It’s risky business to speak for the dead. In the terrible case of Dmitri Shostakovich, the temptation is strong, because history, in the form of Stalin, didn’t allow the composer to speak for himself.
Of course, there’s the music, but music is reticent about meaning — like a therapist, it prefers you draw your own conclusions.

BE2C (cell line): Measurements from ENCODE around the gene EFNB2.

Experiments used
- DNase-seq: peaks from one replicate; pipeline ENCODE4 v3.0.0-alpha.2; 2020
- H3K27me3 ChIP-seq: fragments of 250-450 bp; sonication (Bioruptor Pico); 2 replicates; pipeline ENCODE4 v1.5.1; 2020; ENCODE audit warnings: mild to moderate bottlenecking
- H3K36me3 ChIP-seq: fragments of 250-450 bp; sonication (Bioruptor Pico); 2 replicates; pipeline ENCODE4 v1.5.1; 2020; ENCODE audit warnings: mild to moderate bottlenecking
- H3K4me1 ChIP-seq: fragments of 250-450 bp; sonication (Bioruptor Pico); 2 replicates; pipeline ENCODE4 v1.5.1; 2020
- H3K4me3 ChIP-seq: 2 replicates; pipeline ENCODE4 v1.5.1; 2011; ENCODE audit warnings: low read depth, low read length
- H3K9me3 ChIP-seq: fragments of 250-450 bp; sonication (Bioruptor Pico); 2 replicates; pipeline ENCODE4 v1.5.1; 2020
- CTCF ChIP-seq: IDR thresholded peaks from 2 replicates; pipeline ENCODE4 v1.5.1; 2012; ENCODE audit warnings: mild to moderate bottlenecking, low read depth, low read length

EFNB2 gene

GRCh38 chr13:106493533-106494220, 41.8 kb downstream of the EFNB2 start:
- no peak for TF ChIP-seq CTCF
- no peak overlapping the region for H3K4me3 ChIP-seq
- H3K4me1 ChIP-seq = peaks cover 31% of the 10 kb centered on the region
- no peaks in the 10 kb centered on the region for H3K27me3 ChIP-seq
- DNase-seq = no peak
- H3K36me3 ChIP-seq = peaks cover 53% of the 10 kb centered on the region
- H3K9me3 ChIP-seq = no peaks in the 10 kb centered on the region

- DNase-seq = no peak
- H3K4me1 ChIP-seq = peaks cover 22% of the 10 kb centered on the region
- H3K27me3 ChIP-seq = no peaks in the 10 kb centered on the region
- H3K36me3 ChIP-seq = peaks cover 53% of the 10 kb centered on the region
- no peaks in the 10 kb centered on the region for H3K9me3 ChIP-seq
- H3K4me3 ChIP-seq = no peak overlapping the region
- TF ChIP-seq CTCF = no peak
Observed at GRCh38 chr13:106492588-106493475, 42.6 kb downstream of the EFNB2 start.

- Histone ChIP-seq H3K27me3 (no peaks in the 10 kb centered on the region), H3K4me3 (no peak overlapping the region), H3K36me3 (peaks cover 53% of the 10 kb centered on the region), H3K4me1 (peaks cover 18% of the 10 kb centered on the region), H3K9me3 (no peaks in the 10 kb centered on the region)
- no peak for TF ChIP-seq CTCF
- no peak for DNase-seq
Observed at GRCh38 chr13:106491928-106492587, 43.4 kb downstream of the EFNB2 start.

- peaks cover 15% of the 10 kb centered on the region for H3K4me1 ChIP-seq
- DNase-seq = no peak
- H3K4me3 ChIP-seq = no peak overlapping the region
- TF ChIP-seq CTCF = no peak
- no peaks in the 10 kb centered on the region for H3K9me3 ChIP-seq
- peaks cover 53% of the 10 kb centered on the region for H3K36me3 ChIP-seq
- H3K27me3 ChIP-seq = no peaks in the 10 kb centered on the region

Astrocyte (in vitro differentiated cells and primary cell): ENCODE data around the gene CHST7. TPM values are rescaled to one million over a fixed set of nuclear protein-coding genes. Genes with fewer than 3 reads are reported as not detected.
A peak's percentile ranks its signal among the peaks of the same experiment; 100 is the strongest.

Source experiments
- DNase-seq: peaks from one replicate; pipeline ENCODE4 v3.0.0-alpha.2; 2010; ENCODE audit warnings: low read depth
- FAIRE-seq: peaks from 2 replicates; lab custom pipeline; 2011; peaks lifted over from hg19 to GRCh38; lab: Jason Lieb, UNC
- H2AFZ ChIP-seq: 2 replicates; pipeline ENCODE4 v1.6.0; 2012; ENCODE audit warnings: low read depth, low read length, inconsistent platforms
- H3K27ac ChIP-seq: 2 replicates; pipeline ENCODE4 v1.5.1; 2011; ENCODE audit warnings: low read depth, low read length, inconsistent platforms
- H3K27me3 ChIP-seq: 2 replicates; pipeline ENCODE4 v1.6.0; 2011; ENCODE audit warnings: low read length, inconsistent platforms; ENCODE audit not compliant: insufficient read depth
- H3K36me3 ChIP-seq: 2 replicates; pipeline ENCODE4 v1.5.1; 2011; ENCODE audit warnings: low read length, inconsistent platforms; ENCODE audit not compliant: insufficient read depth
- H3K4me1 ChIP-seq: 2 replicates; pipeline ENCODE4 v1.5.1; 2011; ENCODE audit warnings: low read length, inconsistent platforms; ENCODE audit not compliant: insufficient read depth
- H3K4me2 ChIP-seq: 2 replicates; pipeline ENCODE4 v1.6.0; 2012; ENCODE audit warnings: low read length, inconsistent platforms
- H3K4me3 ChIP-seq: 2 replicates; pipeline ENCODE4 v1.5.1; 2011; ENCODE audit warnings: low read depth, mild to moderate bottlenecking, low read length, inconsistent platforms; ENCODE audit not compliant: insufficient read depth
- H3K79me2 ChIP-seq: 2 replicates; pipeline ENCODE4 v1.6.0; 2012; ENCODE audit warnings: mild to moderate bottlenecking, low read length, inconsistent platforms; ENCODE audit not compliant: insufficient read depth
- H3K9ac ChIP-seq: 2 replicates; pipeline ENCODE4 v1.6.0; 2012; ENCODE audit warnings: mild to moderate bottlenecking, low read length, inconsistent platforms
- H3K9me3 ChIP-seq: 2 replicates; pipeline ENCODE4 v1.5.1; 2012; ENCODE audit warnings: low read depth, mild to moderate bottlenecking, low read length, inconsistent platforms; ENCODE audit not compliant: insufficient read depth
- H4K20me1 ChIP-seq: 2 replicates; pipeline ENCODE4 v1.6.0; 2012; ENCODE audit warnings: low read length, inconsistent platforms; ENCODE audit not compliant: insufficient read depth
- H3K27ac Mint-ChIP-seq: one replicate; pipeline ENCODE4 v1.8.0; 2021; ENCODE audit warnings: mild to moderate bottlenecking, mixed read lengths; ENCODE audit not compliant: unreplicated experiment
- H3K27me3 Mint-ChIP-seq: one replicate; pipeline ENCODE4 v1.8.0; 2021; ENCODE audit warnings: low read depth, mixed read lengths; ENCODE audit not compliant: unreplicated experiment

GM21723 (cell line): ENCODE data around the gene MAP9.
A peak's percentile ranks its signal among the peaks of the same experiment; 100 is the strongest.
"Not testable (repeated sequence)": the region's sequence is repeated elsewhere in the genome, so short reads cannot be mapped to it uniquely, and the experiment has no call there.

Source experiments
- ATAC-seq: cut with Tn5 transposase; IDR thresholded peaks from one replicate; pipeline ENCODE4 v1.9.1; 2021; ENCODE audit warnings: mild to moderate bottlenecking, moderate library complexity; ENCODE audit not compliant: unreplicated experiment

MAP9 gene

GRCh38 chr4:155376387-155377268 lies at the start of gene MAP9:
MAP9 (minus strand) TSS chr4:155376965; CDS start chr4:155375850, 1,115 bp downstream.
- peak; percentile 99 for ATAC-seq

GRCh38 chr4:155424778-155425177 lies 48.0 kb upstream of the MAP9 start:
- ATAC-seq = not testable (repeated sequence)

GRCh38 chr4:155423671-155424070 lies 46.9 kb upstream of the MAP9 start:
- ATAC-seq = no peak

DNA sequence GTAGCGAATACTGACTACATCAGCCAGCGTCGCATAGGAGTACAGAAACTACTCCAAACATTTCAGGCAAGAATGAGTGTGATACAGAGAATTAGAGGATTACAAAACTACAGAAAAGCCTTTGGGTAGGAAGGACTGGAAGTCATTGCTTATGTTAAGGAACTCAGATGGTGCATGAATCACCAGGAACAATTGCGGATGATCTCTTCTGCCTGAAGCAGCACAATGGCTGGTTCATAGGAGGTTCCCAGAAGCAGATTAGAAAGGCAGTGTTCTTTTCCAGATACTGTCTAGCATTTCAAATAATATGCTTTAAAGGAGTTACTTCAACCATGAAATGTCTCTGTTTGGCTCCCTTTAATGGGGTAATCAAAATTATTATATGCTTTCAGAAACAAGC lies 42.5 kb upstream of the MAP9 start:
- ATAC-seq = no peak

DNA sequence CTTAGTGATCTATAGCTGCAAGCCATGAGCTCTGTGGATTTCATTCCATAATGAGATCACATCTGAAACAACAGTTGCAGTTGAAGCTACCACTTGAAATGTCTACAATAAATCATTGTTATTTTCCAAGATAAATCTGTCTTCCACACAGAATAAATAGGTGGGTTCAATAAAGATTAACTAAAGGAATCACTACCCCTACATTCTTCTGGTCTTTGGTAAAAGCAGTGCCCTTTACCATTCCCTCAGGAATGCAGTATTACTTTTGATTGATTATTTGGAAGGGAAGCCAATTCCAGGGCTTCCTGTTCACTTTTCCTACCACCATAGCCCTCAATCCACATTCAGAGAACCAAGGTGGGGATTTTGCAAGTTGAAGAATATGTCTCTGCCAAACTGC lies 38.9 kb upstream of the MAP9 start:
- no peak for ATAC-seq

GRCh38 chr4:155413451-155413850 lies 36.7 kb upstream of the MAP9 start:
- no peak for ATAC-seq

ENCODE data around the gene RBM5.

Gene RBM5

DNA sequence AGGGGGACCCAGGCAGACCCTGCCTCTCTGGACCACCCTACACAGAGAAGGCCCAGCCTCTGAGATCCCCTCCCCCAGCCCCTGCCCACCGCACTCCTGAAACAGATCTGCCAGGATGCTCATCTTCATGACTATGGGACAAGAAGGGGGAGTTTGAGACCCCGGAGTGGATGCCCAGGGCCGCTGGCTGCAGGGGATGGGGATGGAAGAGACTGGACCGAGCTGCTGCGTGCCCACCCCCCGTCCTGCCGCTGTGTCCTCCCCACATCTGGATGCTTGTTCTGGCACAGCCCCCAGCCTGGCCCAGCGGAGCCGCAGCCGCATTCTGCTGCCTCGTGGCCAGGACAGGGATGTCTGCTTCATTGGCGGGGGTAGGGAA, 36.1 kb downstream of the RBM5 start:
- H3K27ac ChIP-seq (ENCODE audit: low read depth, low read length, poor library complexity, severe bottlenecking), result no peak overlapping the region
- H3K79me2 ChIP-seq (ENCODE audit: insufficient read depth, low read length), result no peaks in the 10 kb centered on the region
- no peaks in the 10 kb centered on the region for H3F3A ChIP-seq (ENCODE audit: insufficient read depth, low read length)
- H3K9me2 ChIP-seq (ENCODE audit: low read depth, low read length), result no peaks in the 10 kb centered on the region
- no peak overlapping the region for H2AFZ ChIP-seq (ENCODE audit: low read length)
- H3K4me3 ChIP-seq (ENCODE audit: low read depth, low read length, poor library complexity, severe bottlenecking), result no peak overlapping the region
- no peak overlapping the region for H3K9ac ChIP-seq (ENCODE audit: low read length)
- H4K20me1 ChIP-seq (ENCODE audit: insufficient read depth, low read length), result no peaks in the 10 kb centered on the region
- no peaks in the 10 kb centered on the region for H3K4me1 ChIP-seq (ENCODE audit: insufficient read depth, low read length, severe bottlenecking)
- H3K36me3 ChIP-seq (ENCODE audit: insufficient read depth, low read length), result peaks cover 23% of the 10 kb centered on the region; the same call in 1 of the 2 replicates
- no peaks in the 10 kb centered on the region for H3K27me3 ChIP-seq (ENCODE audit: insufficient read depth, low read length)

Shostakovich’s music presents a particularly thorny nest of meanings and counter-meanings, with upsetting traps of tone. When I was 12 I fell under the spell of his Fifth Symphony, loving its triumphant, thrilling ending. Thirty years later, however, I re-encountered the piece, led by a young and intelligent conductor, who explained to all of us that this glorious ending was an artifact of Leonard Bernstein’s intervention, and a betrayal of the real metronome marking and character, all of which was a defiant, ironic swipe at Stalin. He proceeded to conduct the ending half as fast, as though being hammered to death by D major, erasing all the joy I’d ever had from it. I trudged glumly from the concert hall. The triumph was fake, I understood that; the joy was enforced. But did I have to be as miserable as Shostakovich was? Was that the point of the music? NY Times